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If You Ran A Small-town Weekly
… you could battle for clean government, champion virtue, improve the public school, defend the consumer, arbitrate taste, and write lean, telling prose. Or at least that was the author’s dream. Here’s the reality.
October/november 1982 | Volume 33, Issue 6
Why, they wanted to know, had obituaries been eliminated from the previous issue of the Star , quite left out for the first time in the paper’s seventy-six-year history? Because I needed the space, I explained. Because the very same obituaries had been published before, in the surrounding dailies, three of them, to be precise: the Portland Press Herald , the Portland Evening Express , and the Biddeford Journal . Such notice of anyone’s demise, I argued, seemed ample to me, especially when the Star had only eight pages, once a week, to report on the activities of the living.
But I was informed by my visitors that death, for all its finality, was not official until it had been reported in the local paper. The undertakers taught me a lesson, one of the most important I ever learned about community newspapers and their editing. I had discovered that there is, in the minds of most citizens of rural communities, no substitute for the hometown paper. It is an almanac of human passages, recording births, graduations, engagements, weddings, anniversaries, and deaths. From time to time—given the strenuous convictions of an editor or the personal prejudices of a publisher—the local press also takes note of arrests for drunken driving, embezzlements, peccadilloes, divorce, and trips out of town. Policies for the uniform treatment of such information are often discussed but never nailed down. As a deadline approaches, it is the sensibilities of the editor that construct the matrix for personal news. I learned, for example, that Captain Johnson and Mrs. White were not offended to read that they had been to the Green Mountains together; indeed, I would have been touched by their mild outrage if I hadn’t found snace for the item.
Editing a weekly newspaper is a job in which, sooner or later, every country editor will offend every reader.
But if I had allowed the bile of a particular correspondent to get the best of me and published the news that Mrs. Helen Blue had spent the weekend in Boston with Harold Black, then I and the Star would have been in deep trouble.
It was a difficult job, storing each bit of community information in the file of my memory—difficult, but important. Local weeklies are a kind of verification of existence, valued because they, more than any other medium, certify reality. If a company goes bankrupt, it may be “in trouble” in the minds of the townspeople who hear about it by word of mouth, or even read the bad news in out-of-town papers. But when the failure is documented with the obligatory legal advertisement and a news item in the town’s own paper, then the disaster is real. Just why this weighty significance is granted the nation’s hometown press is a mystery. The editing of weeklies is, on the average, no better and no worse than the editing of most of the dailies in the nation. The clout the community press has stems more from what it is than from what it says. It is produced within the town; the people who create it are townspeople; and every local reader assumes every other local is also a reader and a believer. Thus, whatever is said is seen by every neighbor, believed by every citizen.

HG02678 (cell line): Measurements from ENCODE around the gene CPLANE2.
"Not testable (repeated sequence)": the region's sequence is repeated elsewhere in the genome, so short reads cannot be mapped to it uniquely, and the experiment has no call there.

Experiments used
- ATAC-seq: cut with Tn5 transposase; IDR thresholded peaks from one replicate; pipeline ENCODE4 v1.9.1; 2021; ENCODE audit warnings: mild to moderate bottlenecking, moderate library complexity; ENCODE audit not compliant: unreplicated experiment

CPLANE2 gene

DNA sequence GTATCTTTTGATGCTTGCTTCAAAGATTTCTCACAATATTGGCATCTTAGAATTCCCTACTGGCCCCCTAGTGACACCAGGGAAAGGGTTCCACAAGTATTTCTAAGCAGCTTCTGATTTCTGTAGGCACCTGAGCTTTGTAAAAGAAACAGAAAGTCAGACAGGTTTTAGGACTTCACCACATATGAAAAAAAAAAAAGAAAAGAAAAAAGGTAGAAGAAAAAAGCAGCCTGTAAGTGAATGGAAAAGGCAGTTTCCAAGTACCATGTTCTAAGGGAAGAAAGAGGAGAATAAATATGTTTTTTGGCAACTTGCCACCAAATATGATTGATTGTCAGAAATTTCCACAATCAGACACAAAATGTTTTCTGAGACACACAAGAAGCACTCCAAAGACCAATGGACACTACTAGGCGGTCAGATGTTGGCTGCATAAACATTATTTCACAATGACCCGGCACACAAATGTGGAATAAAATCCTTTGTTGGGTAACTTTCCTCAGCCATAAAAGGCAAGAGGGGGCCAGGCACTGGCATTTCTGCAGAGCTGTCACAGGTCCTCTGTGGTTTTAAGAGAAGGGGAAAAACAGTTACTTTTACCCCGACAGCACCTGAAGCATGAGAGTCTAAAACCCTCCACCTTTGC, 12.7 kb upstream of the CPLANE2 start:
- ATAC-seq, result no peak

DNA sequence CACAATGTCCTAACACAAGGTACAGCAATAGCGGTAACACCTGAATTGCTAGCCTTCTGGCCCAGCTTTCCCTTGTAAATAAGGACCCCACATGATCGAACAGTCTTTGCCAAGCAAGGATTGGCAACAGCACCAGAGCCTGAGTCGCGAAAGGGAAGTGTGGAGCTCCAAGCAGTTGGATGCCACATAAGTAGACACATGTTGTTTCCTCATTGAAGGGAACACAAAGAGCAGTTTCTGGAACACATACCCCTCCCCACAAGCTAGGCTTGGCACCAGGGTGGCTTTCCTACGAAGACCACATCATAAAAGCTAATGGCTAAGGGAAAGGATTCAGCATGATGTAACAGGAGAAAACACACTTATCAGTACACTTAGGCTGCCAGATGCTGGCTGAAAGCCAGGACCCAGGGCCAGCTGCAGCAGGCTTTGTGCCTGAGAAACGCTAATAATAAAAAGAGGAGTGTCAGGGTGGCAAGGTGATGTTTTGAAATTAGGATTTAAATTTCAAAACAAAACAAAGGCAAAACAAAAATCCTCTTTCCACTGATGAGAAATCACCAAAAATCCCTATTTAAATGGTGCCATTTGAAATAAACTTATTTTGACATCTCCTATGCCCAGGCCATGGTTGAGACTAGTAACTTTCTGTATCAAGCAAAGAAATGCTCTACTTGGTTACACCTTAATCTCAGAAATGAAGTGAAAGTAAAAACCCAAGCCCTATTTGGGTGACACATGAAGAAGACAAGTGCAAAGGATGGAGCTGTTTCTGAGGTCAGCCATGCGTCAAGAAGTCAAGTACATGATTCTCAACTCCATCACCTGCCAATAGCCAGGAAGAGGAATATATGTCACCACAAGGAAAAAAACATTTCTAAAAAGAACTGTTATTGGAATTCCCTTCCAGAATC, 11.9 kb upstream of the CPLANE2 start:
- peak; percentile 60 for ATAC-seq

I kept being instructed in these truths, over and over again. Candidates for local office were often my most strenuous teachers. I would, in the course of my role as sculptor of good government, often write and print penetrating interviews with the men and women who wanted to be school board members or selectmen. And many of them, in their innocence, would often give me less than adequate answers on community issues. And when those answers were printed, outrage would visit me. “Why did you have to print that ?” was a question I heard so many times at such high volume that I began to understand why the previous owners had practiced a gentle journalism. At times when I was weary, I found myself tempted to do the same.
Editing a weekly newspaper is a volatile and timeconsuming occupation with several constants, of which outrage, fatigue, penury, and frustration are the most prevalent. Outrage heads the list because, sooner or later, every country editor will offend every reader. The opportunities are endless. A christening photo has the infant drooling; a high school sophomore is listed on the honor roll when she earned high honors instead; the school budget is improperly reported. And so on.
Thus, during the two years and then some which I spent at the Star , women harangued me, men shook their fists, all threatened. I was so constantly deafened by these emotional explosions that I could find almost no time to write the symphonic editorials I had visualized during that first, and only, peaceful half-hour at my desk.
Yet if the shouting had stopped, that writing time would have been hard to come by anyhow, as would the considerable energy required by the act of composing a well-constructed essay. There was too much other work to do, too much that absolutely had to be done to prevent the Star from collapsing into bankruptcy.